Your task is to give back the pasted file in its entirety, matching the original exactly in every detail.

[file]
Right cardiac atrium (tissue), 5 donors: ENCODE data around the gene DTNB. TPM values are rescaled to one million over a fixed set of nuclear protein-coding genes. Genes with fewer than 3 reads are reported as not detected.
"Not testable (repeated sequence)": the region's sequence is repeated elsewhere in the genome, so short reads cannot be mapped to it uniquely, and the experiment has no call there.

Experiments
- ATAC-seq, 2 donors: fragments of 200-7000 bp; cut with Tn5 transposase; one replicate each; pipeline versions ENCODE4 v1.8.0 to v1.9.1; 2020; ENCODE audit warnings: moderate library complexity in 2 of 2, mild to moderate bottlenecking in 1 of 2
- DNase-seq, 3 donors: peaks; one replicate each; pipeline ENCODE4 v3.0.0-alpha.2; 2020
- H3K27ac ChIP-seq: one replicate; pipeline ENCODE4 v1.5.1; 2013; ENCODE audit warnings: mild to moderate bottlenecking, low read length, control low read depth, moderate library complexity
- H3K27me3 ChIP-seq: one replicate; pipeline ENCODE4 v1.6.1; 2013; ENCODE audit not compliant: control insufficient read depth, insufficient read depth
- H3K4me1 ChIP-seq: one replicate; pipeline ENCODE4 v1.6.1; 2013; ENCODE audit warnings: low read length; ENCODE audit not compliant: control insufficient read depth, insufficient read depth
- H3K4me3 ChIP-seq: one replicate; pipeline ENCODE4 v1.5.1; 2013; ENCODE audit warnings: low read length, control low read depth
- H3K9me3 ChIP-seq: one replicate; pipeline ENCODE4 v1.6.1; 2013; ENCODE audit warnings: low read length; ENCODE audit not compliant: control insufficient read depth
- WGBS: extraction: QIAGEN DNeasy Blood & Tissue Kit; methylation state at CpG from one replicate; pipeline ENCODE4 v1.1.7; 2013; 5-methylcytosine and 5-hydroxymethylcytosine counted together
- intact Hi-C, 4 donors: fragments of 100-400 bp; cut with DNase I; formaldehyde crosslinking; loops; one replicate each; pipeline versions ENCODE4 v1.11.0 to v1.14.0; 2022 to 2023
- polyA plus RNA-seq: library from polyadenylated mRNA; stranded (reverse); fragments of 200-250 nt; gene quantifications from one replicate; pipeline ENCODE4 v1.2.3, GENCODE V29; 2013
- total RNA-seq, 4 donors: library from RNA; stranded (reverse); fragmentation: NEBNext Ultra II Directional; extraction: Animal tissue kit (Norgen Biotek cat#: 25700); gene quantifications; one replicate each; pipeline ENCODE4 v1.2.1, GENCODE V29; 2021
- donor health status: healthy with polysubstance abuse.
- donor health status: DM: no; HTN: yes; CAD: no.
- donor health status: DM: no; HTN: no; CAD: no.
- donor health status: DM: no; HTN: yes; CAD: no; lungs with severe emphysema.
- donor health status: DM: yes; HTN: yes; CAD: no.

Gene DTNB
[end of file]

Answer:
Right cardiac atrium (tissue), 5 donors: ENCODE data around the gene DTNB. TPM values are rescaled to one million over a fixed set of nuclear protein-coding genes. Genes with fewer than 3 reads are reported as not detected.
"Not testable (repeated sequence)": the region's sequence is repeated elsewhere in the genome, so short reads cannot be mapped to it uniquely, and the experiment has no call there.

Experiments
- ATAC-seq, 2 donors: fragments of 200-7000 bp; cut with Tn5 transposase; one replicate each; pipeline versions ENCODE4 v1.8.0 to v1.9.1; 2020; ENCODE audit warnings: moderate library complexity in 2 of 2, mild to moderate bottlenecking in 1 of 2
- DNase-seq, 3 donors: peaks; one replicate each; pipeline ENCODE4 v3.0.0-alpha.2; 2020
- H3K27ac ChIP-seq: one replicate; pipeline ENCODE4 v1.5.1; 2013; ENCODE audit warnings: mild to moderate bottlenecking, low read length, control low read depth, moderate library complexity
- H3K27me3 ChIP-seq: one replicate; pipeline ENCODE4 v1.6.1; 2013; ENCODE audit not compliant: control insufficient read depth, insufficient read depth
- H3K4me1 ChIP-seq: one replicate; pipeline ENCODE4 v1.6.1; 2013; ENCODE audit warnings: low read length; ENCODE audit not compliant: control insufficient read depth, insufficient read depth
- H3K4me3 ChIP-seq: one replicate; pipeline ENCODE4 v1.5.1; 2013; ENCODE audit warnings: low read length, control low read depth
- H3K9me3 ChIP-seq: one replicate; pipeline ENCODE4 v1.6.1; 2013; ENCODE audit warnings: low read length; ENCODE audit not compliant: control insufficient read depth
- WGBS: extraction: QIAGEN DNeasy Blood & Tissue Kit; methylation state at CpG from one replicate; pipeline ENCODE4 v1.1.7; 2013; 5-methylcytosine and 5-hydroxymethylcytosine counted together
- intact Hi-C, 4 donors: fragments of 100-400 bp; cut with DNase I; formaldehyde crosslinking; loops; one replicate each; pipeline versions ENCODE4 v1.11.0 to v1.14.0; 2022 to 2023
- polyA plus RNA-seq: library from polyadenylated mRNA; stranded (reverse); fragments of 200-250 nt; gene quantifications from one replicate; pipeline ENCODE4 v1.2.3, GENCODE V29; 2013
- total RNA-seq, 4 donors: library from RNA; stranded (reverse); fragmentation: NEBNext Ultra II Directional; extraction: Animal tissue kit (Norgen Biotek cat#: 25700); gene quantifications; one replicate each; pipeline ENCODE4 v1.2.1, GENCODE V29; 2021
- donor health status: healthy with polysubstance abuse.
- donor health status: DM: no; HTN: yes; CAD: no.
- donor health status: DM: no; HTN: no; CAD: no.
- donor health status: DM: no; HTN: yes; CAD: no; lungs with severe emphysema.
- donor health status: DM: yes; HTN: yes; CAD: no.

Gene DTNB